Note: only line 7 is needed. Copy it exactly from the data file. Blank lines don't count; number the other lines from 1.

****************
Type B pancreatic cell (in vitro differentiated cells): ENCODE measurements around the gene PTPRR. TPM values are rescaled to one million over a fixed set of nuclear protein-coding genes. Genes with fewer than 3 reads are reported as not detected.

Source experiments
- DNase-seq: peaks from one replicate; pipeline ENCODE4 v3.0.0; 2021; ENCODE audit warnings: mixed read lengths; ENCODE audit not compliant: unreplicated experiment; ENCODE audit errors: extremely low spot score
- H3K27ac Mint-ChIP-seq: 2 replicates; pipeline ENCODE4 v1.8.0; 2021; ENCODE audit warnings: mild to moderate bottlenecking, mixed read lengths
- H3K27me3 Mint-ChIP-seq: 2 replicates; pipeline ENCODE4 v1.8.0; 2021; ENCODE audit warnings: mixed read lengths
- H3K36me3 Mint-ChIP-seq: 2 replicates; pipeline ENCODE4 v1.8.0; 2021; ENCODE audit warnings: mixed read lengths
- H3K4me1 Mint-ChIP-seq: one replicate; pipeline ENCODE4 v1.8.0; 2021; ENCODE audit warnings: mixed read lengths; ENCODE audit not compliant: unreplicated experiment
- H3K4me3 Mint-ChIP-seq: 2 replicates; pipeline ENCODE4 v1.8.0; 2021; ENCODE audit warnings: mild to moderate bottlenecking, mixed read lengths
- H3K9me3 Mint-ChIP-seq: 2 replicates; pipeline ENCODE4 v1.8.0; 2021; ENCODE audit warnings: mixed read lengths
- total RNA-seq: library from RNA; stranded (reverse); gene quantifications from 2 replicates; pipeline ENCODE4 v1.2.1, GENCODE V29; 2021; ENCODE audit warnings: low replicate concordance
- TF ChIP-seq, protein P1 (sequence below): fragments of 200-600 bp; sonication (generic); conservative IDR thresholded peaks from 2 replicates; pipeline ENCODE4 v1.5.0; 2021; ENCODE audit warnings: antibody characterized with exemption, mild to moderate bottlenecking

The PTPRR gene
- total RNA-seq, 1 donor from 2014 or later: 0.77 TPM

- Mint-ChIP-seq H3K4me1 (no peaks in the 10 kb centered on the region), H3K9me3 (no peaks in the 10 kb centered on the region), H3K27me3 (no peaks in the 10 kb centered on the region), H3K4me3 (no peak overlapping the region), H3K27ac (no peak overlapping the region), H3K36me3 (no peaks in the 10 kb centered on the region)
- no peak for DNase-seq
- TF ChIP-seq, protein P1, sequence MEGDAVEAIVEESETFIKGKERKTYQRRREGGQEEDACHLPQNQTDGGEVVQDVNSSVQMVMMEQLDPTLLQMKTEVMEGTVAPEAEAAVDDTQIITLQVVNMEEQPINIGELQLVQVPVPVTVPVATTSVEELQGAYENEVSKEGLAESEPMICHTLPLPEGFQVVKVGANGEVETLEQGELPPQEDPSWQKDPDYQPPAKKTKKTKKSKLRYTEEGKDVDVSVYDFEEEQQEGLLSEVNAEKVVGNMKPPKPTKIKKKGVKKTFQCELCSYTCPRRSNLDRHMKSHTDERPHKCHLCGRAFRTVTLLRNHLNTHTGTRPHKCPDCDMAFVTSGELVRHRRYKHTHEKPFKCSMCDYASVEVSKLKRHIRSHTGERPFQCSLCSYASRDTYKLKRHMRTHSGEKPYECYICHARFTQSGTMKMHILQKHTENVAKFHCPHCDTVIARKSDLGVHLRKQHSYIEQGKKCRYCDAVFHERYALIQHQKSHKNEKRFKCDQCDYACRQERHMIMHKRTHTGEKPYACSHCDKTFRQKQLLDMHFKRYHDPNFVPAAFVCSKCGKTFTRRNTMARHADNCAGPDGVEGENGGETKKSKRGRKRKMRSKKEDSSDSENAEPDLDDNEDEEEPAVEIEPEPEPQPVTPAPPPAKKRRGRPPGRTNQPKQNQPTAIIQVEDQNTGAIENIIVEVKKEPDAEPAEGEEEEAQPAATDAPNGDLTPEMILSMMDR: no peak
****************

- H3K4me1 Mint-ChIP-seq: one replicate; pipeline ENCODE4 v1.8.0; 2021; ENCODE audit warnings: mixed read lengths; ENCODE audit not compliant: unreplicated experiment